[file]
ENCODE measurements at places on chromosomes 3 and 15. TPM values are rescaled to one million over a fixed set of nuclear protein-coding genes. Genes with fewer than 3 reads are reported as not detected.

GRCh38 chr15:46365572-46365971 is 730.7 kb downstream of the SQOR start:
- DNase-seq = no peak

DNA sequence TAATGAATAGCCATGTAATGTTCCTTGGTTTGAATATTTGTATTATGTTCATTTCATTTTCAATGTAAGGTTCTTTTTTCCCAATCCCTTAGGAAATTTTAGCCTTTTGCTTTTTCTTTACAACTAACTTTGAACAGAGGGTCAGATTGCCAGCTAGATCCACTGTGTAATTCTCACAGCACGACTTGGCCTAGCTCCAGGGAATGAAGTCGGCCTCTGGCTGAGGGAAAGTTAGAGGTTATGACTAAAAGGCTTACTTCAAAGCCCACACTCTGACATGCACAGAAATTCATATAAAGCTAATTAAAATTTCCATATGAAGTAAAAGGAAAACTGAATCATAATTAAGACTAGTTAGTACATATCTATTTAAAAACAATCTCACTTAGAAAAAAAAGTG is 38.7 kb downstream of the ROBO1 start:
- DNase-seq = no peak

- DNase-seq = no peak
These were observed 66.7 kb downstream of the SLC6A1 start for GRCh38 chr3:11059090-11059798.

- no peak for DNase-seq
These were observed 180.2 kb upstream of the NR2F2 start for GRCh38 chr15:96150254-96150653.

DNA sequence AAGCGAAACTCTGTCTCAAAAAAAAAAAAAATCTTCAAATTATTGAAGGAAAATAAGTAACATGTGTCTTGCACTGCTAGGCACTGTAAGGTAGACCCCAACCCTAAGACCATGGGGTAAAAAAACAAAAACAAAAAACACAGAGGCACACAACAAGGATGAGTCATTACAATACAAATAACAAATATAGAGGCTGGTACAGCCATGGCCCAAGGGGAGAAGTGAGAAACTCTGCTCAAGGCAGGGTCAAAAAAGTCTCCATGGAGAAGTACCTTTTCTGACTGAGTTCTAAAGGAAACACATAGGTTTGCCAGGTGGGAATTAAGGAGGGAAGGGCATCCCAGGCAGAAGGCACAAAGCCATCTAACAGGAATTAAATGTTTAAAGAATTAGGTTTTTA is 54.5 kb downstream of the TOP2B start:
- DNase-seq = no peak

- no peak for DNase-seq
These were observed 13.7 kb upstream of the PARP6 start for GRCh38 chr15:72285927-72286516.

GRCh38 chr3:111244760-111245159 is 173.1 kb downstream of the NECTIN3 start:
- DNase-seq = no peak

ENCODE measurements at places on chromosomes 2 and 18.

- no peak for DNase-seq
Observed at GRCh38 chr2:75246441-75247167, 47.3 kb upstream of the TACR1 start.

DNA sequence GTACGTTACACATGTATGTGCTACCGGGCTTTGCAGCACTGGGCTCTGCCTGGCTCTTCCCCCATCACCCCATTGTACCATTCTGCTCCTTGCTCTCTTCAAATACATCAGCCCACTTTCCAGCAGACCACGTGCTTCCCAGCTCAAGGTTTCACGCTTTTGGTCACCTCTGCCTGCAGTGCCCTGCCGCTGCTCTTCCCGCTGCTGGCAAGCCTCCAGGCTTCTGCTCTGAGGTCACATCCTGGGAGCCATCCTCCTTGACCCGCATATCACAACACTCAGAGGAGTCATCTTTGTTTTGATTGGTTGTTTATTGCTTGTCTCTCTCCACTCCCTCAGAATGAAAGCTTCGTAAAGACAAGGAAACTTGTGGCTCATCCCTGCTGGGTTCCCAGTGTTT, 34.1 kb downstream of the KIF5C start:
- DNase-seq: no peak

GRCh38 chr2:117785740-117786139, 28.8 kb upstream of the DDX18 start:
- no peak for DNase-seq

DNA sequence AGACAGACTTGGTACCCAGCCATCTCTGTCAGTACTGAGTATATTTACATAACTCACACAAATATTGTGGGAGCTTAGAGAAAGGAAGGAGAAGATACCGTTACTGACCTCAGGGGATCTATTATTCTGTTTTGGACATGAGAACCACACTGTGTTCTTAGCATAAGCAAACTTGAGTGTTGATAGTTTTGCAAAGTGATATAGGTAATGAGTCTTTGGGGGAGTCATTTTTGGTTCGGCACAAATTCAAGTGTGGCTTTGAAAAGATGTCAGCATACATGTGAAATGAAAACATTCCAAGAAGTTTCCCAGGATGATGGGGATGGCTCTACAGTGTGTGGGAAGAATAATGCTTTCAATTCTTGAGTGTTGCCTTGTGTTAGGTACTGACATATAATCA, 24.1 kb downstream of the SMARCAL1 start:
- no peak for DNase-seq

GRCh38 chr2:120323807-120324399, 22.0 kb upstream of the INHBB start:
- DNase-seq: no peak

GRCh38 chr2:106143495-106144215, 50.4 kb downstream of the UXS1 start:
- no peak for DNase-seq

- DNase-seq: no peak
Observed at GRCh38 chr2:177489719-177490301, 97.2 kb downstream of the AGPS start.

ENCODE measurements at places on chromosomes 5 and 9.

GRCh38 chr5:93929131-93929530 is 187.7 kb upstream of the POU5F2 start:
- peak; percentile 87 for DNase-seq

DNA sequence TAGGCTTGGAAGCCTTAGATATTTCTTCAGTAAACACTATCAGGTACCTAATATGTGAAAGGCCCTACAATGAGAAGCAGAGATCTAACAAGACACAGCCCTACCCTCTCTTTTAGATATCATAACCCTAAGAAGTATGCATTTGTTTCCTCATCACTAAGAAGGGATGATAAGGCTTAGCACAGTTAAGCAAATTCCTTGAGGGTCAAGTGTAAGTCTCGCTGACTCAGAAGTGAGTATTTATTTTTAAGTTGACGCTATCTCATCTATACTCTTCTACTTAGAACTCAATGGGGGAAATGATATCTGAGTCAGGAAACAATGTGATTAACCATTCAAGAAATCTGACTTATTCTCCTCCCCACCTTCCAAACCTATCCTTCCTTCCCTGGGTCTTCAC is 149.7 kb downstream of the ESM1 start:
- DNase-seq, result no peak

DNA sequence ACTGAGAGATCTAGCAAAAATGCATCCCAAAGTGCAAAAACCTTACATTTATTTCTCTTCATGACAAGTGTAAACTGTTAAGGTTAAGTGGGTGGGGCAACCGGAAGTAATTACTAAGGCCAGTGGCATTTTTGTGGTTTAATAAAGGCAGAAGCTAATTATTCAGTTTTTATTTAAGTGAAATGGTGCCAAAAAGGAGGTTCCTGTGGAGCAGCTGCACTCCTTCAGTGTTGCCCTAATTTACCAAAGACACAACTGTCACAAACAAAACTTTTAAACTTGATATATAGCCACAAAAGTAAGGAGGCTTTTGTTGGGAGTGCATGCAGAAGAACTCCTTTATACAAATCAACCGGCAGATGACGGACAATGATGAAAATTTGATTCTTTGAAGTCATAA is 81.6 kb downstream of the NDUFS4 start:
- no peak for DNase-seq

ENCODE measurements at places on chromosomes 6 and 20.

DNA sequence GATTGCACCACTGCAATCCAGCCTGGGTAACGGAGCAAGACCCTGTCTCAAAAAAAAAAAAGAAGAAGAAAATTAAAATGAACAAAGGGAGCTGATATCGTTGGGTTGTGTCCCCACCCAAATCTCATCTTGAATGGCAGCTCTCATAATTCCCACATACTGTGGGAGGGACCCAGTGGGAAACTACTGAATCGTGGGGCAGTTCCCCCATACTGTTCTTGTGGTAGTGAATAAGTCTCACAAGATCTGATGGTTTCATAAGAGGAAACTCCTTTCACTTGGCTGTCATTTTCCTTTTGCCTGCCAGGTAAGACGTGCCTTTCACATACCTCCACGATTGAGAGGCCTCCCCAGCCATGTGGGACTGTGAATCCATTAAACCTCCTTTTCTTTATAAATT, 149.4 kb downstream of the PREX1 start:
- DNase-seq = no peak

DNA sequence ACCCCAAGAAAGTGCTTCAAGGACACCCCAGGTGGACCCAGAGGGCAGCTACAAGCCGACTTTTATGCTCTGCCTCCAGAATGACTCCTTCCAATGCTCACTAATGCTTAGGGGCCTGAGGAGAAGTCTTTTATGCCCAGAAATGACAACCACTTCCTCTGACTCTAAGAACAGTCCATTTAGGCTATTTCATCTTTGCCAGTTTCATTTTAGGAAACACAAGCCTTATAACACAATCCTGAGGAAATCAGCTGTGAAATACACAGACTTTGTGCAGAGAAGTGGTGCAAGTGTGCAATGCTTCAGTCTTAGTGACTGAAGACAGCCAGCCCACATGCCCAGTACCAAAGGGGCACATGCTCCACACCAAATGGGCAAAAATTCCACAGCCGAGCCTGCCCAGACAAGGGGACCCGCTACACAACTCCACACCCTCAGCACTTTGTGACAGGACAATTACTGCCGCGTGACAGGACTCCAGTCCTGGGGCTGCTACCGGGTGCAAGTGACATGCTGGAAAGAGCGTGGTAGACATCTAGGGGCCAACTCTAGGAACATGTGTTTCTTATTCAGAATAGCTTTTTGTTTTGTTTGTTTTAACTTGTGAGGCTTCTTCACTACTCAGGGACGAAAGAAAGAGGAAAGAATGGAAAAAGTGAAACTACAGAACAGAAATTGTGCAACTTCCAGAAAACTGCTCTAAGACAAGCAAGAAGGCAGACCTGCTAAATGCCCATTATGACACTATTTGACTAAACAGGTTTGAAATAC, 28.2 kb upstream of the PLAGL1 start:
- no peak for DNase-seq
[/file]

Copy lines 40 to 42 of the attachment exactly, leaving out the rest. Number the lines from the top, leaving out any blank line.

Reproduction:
- DNase-seq = no peak

DNA sequence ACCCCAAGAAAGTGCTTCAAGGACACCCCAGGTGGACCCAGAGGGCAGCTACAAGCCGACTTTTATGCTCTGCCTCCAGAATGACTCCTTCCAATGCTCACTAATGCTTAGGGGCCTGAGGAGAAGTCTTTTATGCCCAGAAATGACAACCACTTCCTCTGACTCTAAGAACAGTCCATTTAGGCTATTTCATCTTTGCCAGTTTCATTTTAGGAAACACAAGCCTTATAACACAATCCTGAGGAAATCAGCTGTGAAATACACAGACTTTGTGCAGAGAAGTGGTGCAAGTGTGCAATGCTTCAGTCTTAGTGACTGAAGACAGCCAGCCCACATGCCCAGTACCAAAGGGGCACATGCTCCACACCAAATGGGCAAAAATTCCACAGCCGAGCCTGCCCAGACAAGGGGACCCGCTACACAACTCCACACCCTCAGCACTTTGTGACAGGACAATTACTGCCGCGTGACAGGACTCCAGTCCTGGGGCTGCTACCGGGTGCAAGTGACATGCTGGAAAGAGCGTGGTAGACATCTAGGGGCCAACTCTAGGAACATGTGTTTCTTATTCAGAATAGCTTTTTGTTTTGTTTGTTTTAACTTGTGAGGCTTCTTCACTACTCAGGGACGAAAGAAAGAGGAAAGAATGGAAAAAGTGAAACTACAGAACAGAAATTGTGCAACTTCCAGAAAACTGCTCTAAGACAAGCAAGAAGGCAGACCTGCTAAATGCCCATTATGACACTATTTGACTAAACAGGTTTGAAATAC, 28.2 kb upstream of the PLAGL1 start:
- no peak for DNase-seq